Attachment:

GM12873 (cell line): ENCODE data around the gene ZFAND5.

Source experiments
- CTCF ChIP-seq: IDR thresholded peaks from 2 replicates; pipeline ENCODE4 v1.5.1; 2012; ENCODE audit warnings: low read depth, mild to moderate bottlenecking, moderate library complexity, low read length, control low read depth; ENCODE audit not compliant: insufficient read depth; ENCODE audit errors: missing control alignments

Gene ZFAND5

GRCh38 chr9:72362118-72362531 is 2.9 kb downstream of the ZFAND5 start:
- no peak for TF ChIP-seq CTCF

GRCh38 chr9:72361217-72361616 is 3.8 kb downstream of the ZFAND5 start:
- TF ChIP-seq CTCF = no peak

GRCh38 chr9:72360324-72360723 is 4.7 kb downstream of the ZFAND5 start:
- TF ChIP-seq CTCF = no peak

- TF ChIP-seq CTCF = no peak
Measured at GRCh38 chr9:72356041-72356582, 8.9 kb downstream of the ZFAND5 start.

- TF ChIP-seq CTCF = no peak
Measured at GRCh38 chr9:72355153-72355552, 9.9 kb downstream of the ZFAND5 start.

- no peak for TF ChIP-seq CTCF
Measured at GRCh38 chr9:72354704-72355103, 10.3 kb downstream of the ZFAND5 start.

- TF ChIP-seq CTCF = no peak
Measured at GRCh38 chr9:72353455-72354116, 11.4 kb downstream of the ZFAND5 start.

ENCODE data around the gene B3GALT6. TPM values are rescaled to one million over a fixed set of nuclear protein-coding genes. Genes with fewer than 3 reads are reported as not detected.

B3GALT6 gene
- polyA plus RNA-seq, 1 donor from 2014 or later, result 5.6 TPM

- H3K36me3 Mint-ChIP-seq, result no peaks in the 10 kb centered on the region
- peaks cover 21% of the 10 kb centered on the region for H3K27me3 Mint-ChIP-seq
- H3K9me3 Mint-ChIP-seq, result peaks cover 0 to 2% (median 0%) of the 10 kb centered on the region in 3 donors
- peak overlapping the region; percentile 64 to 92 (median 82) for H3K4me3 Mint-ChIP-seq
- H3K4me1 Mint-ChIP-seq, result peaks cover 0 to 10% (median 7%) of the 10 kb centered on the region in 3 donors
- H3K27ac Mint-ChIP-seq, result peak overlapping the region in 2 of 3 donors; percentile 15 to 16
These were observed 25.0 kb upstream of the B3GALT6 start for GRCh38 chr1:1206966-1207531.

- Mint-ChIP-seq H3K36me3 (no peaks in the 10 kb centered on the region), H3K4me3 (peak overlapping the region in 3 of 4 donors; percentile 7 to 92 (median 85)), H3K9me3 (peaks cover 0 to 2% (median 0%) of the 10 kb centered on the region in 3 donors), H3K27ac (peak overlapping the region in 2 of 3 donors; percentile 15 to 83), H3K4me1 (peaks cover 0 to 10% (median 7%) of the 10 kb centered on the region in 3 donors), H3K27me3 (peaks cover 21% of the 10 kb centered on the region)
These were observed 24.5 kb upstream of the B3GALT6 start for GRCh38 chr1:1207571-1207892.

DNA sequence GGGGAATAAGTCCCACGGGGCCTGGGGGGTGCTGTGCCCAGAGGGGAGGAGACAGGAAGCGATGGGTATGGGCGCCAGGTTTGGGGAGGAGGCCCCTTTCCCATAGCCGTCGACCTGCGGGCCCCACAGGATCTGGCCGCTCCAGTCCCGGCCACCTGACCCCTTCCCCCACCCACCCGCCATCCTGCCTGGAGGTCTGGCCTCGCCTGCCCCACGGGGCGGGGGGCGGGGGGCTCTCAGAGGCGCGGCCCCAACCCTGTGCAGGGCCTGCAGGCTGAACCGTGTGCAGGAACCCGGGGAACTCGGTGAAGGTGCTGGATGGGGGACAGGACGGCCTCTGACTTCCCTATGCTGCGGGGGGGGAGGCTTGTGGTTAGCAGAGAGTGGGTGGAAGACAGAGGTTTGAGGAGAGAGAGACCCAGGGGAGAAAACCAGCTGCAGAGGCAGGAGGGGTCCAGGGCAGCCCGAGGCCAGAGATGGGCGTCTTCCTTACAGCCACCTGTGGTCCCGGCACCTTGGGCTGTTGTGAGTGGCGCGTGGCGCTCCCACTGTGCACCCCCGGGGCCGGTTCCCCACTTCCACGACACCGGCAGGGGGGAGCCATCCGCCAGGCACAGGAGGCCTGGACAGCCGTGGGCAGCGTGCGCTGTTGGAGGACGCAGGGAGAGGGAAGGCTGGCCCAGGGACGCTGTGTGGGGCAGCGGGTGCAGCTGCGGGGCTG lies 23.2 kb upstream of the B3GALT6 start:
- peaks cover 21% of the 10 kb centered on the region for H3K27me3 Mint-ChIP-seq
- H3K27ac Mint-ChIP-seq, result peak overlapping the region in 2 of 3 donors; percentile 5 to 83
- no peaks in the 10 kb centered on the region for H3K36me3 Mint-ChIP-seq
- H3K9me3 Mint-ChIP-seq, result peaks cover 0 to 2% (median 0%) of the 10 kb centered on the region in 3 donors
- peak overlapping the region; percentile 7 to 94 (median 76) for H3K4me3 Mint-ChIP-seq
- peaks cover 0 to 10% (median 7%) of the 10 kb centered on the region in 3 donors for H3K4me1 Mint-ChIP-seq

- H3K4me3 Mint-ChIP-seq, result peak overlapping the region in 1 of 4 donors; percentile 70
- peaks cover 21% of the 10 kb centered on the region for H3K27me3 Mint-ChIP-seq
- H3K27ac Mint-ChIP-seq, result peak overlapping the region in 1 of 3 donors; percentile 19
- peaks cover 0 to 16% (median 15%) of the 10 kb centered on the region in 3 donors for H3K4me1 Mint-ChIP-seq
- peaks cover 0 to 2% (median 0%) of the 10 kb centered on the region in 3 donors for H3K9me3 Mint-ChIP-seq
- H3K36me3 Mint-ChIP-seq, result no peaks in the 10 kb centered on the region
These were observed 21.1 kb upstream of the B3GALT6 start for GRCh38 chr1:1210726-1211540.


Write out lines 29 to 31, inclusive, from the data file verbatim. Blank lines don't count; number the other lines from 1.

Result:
- Mint-ChIP-seq H3K36me3 (no peaks in the 10 kb centered on the region), H3K4me3 (peak overlapping the region in 3 of 4 donors; percentile 7 to 92 (median 85)), H3K9me3 (peaks cover 0 to 2% (median 0%) of the 10 kb centered on the region in 3 donors), H3K27ac (peak overlapping the region in 2 of 3 donors; percentile 15 to 83), H3K4me1 (peaks cover 0 to 10% (median 7%) of the 10 kb centered on the region in 3 donors), H3K27me3 (peaks cover 21% of the 10 kb centered on the region)
These were observed 24.5 kb upstream of the B3GALT6 start for GRCh38 chr1:1207571-1207892.

DNA sequence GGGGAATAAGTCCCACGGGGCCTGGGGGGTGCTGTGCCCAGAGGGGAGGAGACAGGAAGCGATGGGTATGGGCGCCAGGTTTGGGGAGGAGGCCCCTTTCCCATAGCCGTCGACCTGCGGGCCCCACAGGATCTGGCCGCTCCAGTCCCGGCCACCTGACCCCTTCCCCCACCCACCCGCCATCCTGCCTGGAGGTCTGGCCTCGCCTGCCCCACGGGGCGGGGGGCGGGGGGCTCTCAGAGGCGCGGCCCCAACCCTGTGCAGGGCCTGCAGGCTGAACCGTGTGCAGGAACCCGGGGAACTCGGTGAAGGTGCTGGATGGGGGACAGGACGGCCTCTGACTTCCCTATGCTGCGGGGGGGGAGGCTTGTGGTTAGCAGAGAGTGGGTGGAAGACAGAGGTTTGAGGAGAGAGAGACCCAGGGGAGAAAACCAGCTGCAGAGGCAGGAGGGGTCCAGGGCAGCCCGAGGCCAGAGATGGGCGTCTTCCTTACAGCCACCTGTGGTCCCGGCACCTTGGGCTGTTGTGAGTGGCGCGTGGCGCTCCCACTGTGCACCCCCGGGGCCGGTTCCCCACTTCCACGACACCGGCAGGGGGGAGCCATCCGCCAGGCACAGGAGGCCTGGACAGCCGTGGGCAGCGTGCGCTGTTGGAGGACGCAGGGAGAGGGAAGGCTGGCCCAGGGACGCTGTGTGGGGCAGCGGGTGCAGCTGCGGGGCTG lies 23.2 kb upstream of the B3GALT6 start: